It has been widely reported that the first person to receive Social Security benefits was Ida May Fuller. She worked for three years under the SS program and paid $24.75 in payroll taxes.

Ida lived to be 100 and collected $22,888 in SS benefits. Ida lived much longer than most people at that time and received a huge return on her investment. While most people don’t get this ROI, most who live a normal lifetime do very well.

Today, we are going to look at some nuances about Social Security, an important retirement asset for many people. But it does receive a little different tax treatment.

When you contribute to an IRA or 401(k), you get a tax deduction. When you pay SS taxes, you do not. Yet SS payments may be taxable when you receive them. If you file taxes as an individual, if your provisional income is below $25,000, you pay zero federal taxes on your benefit. If your income is $25,000 to $34,000, the taxable amount is 50%. If it’s above $34,000, 85% is taxable.

Couples get little higher totals, but it is not double the individual tax rate. Provisional income is half of your SS income and all of the rest added together. A major mistake that people make when deciding when to start SS income is not considering the effect this income has on their other taxable assets. With proper planning, you may be able to pay taxes on qualified money or capital gains at a lower tax rate.

Social Security considers your highest 35 earning years when calculating your benefit. Sometimes, people ask whether working part time after retirement will hurt their SS benefit. The answer is no, because you are ether replacing a lower earning year or it does not count.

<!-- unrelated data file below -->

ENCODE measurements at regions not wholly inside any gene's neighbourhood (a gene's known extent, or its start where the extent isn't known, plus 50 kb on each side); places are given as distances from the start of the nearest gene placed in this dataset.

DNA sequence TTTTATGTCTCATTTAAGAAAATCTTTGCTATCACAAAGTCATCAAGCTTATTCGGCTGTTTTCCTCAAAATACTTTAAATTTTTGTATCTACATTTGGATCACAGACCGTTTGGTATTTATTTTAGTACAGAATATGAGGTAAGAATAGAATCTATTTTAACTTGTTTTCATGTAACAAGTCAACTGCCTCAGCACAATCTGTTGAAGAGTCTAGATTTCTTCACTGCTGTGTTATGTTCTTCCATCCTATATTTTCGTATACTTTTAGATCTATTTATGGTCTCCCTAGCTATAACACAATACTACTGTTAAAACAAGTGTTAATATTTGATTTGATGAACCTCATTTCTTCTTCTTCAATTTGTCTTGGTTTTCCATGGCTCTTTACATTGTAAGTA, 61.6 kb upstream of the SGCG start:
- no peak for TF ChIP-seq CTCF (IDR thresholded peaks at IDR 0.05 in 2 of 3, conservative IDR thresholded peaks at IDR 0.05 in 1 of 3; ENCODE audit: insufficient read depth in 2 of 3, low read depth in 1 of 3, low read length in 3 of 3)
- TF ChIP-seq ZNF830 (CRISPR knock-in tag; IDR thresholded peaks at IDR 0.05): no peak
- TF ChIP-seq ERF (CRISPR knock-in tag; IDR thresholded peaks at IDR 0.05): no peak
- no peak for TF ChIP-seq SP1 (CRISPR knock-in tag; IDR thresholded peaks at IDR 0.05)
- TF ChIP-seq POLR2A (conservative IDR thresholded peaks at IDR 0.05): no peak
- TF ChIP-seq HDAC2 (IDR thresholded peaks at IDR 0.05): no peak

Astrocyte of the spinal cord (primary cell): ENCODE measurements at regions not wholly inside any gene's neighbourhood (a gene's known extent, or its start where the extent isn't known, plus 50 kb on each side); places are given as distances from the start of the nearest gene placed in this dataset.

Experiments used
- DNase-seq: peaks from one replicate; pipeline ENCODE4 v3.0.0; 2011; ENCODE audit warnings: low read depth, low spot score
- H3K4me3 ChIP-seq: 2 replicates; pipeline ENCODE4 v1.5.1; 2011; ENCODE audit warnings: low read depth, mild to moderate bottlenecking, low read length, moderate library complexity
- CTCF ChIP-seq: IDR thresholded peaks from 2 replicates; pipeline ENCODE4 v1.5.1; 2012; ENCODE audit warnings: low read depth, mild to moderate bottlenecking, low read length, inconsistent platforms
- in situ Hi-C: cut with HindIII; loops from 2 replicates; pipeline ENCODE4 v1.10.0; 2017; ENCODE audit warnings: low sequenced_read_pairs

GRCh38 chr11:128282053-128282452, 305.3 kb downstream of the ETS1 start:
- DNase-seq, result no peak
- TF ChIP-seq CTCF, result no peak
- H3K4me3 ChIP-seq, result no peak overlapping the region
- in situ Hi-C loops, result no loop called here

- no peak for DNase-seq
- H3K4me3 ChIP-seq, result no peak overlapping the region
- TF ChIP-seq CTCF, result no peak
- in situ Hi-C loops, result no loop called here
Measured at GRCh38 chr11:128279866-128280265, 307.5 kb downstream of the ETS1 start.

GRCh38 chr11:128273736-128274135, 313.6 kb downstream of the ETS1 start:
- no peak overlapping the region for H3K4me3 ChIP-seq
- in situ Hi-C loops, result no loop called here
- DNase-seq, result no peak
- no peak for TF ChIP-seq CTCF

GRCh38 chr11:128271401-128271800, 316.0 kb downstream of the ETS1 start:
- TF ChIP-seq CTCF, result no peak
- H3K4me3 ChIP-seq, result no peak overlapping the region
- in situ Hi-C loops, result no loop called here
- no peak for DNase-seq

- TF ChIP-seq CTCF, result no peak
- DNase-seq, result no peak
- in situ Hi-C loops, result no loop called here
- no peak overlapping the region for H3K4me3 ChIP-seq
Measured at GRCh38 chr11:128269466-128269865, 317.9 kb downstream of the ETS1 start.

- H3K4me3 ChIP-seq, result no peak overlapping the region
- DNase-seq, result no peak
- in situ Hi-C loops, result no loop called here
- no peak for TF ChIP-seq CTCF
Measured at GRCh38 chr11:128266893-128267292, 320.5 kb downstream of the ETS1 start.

Even if you are collecting SS, you have to continue to pay the tax on earned income. If this does not replace a lower earning year, this additional tax does not increase your benefit.

Sometimes, there is confusion about spousal benefits. If you have been married for at least nine months, you may be able to collect a spousal benefit. If you have reached full retirement age, you may be entitled to half of your spouse benefit at the spouse’s full retirement age. If you start receiving benefits before your FRA, you will get a reduced amount for life. This reduction includes the calculation for spousal benefits.

To collect a spousal benefit, your spouse must have filed for his/her own benefit. The only exception is someone who has been divorced for at least two years. People born in 1953 or before have a special opportunity. They may be able to file a restricted application. This means they can file for spousal benefits at full retirement age and have their own benefit continue to roll up at 8% a year until age 70.

Everyone born in 1954 or later must receive their own benefit first. Then if half of their spouse’s FRA is more than their own total, they will receive the amount necessary to bring the total to 50%. Delayed benefits for waiting from your FRA to age 70 are not considered when calculating spousal income. They do count for survivors benefit upon the death of one spouse.

Good Social Security planning can make your retirement more enjoyable. Make sure you collect information and consider all of your options.

Gary Boatman is a Monessen-based certified financial planner and the author of “Your Financial Compass: Safe passage through the turbulent waters of taxes, income planning and market volatility.”

To submit columns on financial planning or investing, email Rick Shrum at rshrum@observer-reporter.com.

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